RE: should one use ANSI join syntax when writing an Oracle application?

  • From: "Polarski, Bernard" <Bernard.Polarski@xxxxxxxxxxxxxx>
  • To: <oracle-l@xxxxxxxxxxxxx>
  • Date: Tue, 17 Oct 2006 15:32:04 +0200

I will rather agree with Mladen. I use the dba-base link and the NATURAL
join it is all but natural:

AnsiSQL:
SELECT department_name,
       city
FROM   departments
       NATURAL JOIN locations; 

Oracle:
SELECT d.department_name,
       l.city
FROM   departments d,
       locations l
WHERE  d.location_id = l.location_id
AND    d.country     = l.country;  


The problem with NATURAL is that the join columns become hidden. SQL was
a language to express you thought.
It becomes here with hidden thought. So by looking at the Ansi syntax I
have no idea of the joins.
I give you 2 tables with 200+ columns and you have to search, not
difficult but not natural.

As of the verbose side ansisql, it as bad and good:

Bad : when you have 20 joins, the list prevent you to have an overview
of what is happening. I always found big queries ansi SQL to be quite
unfriendly. The Oracle way is more 'schematic'.

Good: It becomes harder on small query to make a cartesian join. With
the oracle way, you can quickly forget a predicate. The predicate is in
your head, not on the sql, and result is cartesian product. 


Having said that, the last tendency of analytic function violate 100%
the philosophy of SQL 
which was keep the syntax simple and leave difficulty on the action
performed. Now if I don't practise the rollup,
I tend to forget the syntax.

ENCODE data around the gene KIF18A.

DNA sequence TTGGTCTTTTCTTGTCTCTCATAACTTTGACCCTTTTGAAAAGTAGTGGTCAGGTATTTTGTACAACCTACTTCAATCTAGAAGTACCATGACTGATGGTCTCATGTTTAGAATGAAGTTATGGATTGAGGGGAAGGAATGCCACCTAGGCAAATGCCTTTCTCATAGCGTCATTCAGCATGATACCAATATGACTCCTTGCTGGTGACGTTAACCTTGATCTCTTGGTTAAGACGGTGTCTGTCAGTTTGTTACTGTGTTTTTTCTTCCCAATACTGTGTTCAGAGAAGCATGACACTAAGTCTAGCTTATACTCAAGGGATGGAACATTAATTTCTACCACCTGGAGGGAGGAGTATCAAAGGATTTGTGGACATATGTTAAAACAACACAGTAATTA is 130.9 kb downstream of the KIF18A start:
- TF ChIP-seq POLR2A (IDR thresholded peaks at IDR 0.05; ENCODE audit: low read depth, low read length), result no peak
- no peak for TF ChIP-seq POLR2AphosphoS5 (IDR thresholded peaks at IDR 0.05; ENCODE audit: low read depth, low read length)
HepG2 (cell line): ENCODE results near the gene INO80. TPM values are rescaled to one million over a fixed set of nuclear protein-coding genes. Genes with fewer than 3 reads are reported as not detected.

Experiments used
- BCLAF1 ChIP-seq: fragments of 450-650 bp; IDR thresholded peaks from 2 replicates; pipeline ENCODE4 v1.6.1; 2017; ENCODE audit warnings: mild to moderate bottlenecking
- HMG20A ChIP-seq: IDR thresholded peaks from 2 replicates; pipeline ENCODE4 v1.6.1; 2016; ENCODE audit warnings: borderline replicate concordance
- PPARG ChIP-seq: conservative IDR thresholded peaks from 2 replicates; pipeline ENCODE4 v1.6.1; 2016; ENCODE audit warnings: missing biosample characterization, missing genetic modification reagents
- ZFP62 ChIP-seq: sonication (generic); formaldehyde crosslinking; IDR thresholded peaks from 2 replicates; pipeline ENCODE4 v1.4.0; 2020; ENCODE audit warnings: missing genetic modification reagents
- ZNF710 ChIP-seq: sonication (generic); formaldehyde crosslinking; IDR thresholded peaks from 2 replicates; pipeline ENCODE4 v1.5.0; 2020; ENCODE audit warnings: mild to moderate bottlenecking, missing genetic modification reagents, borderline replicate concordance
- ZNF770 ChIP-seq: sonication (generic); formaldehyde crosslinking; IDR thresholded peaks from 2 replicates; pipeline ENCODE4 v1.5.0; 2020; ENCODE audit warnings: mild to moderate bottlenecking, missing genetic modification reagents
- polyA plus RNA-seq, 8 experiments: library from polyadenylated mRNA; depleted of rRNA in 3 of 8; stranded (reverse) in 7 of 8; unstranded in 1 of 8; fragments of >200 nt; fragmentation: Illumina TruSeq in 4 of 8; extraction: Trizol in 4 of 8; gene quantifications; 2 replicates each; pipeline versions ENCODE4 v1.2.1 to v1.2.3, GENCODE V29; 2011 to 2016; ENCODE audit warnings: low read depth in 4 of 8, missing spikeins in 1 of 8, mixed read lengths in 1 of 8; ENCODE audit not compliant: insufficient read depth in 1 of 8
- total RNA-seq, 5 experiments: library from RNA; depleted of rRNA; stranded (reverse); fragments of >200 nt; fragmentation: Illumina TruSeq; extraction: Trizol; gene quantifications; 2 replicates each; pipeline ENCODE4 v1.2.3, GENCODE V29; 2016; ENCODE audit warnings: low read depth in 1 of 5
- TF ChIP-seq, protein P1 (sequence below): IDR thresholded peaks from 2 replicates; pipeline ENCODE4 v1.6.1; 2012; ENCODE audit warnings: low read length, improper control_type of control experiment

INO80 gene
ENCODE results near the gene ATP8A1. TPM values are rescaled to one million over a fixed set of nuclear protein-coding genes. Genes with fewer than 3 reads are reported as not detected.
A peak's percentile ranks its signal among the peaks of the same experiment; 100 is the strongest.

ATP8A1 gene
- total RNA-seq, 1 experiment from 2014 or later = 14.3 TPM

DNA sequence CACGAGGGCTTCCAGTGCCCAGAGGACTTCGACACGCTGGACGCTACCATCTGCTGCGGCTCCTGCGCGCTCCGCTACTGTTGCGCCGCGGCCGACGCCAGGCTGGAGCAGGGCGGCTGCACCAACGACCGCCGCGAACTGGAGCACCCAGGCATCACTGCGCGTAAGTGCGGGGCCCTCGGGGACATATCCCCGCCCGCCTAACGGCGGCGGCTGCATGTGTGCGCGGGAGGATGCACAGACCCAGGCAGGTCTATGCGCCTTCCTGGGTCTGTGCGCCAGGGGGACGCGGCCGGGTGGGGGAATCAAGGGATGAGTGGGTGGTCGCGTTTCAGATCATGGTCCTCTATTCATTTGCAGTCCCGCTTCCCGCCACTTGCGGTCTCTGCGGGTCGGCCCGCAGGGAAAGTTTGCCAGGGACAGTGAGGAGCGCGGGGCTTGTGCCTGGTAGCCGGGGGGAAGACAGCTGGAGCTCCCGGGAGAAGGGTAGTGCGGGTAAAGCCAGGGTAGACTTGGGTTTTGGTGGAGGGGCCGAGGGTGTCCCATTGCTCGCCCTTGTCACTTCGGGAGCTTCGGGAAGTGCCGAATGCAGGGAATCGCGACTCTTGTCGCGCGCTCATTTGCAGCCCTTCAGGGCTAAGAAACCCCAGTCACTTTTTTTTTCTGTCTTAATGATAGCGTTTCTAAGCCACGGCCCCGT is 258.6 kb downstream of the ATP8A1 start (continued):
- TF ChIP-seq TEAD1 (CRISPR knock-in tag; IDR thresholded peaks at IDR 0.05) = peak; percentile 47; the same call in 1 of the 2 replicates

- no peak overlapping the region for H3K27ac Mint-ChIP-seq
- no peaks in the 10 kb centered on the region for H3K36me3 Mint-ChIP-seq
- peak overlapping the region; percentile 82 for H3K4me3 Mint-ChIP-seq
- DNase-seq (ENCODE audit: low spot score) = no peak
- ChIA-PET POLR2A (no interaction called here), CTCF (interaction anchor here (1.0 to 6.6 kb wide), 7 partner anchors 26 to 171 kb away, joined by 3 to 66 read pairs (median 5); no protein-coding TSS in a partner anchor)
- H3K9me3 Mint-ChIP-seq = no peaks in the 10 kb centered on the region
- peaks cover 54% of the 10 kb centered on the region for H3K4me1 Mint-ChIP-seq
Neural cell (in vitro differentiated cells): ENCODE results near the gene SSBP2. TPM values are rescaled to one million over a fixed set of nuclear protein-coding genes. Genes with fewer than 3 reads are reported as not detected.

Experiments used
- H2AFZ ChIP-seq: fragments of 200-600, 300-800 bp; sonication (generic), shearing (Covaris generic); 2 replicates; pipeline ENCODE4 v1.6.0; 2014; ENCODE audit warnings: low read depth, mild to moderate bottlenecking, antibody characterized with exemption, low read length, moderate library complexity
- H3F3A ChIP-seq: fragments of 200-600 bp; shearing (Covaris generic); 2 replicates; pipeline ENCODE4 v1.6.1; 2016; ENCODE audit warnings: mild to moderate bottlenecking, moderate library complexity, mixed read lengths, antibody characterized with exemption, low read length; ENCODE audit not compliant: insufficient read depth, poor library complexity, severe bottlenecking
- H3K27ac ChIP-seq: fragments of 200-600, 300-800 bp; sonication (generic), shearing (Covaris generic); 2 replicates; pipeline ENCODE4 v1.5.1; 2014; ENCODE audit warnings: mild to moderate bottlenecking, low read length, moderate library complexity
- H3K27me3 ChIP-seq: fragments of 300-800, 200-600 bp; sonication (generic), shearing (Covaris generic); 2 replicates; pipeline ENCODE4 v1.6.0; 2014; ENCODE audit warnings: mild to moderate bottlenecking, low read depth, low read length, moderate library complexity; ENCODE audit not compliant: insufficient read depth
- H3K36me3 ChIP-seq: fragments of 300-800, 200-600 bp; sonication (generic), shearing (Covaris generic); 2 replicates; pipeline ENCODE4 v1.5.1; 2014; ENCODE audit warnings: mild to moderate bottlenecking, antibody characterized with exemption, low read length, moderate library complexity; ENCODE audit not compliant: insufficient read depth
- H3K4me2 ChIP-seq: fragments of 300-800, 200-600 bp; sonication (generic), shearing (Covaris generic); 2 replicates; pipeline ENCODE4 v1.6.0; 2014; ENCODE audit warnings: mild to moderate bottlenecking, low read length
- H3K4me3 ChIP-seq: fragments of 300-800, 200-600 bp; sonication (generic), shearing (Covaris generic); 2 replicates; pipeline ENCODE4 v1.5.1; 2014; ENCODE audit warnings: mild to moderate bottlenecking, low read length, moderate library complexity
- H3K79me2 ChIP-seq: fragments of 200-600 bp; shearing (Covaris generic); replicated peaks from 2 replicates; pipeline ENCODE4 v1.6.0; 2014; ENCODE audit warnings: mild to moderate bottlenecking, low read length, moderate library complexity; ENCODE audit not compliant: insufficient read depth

My 2c

B. Polarski



-----Original Message-----
From: Ashton Anthony (Mr A) EDU [mailto:Anthony.Ashton@xxxxxxxxxxxxxx] 
Sent: Tuesday, 17 October, 2006 2:54 PM
To: mgogala@xxxxxxxxxxx
Cc: oracle-l
Subject: RE: should one use ANSI join syntax when writing an Oracle
application?

Mladen,

Don't be resistant to change - Appreciate the differences and argue
for/against without using emotive language. Many people (especially
younger developers) will find the ANSI syntax easier to read and
understand.

http://www.oracle-base.com/articles/9i/ANSIISOSQLSupport.php

Anthony
--

-----Original Message-----
From: oracle-l-bounce@xxxxxxxxxxxxx
[mailto:oracle-l-bounce@xxxxxxxxxxxxx]On Behalf Of Mladen Gogala
Sent: 17 October 2006 13:36
To: niall.litchfield@xxxxxxxxx
Cc: Jacques.Kilchoer@xxxxxxxxx; oracle-l
Subject: Re: should one use ANSI join syntax when writing an Oracle
application?



On 10/17/2006 01:43:14 AM, Niall Litchfield wrote:
> My personal preference is for the ANSI standard syntax, I really find 
> that seperating out the joins from the other conditions helps me 
> understand more easily what a query is trying to achieve. It also
helps debugging IMO.

How, exactly are joins different, in your opinion?
.
> 
> So I'd say that by and large my experience has been positive and that 
> I find the style a lot easier to understand.

SQL is modeled after naive set theory. The most basic goal of SQL is to
help users define what to select from where. SQL can be described as
"Venn diagrams meet spreadsheets".
In order to achieve that, one should specify columns being selected and
conditions that must be met in order for the row to qualify for the
desired subset. My greatest beef with ANSI joins is precisely the fact
that all the columns from both tables are included in the join. The
language of ANSI join is an idiotization of the standard SQL. Whoever
came up with that deserves to die slow and horrible death. Probably,
someone has had a cunning plan how to make SQL better. Result is what I
call a Baldrick addendum to the standard SQL.

--
Mladen Gogala
http://www.mladen-gogala.com

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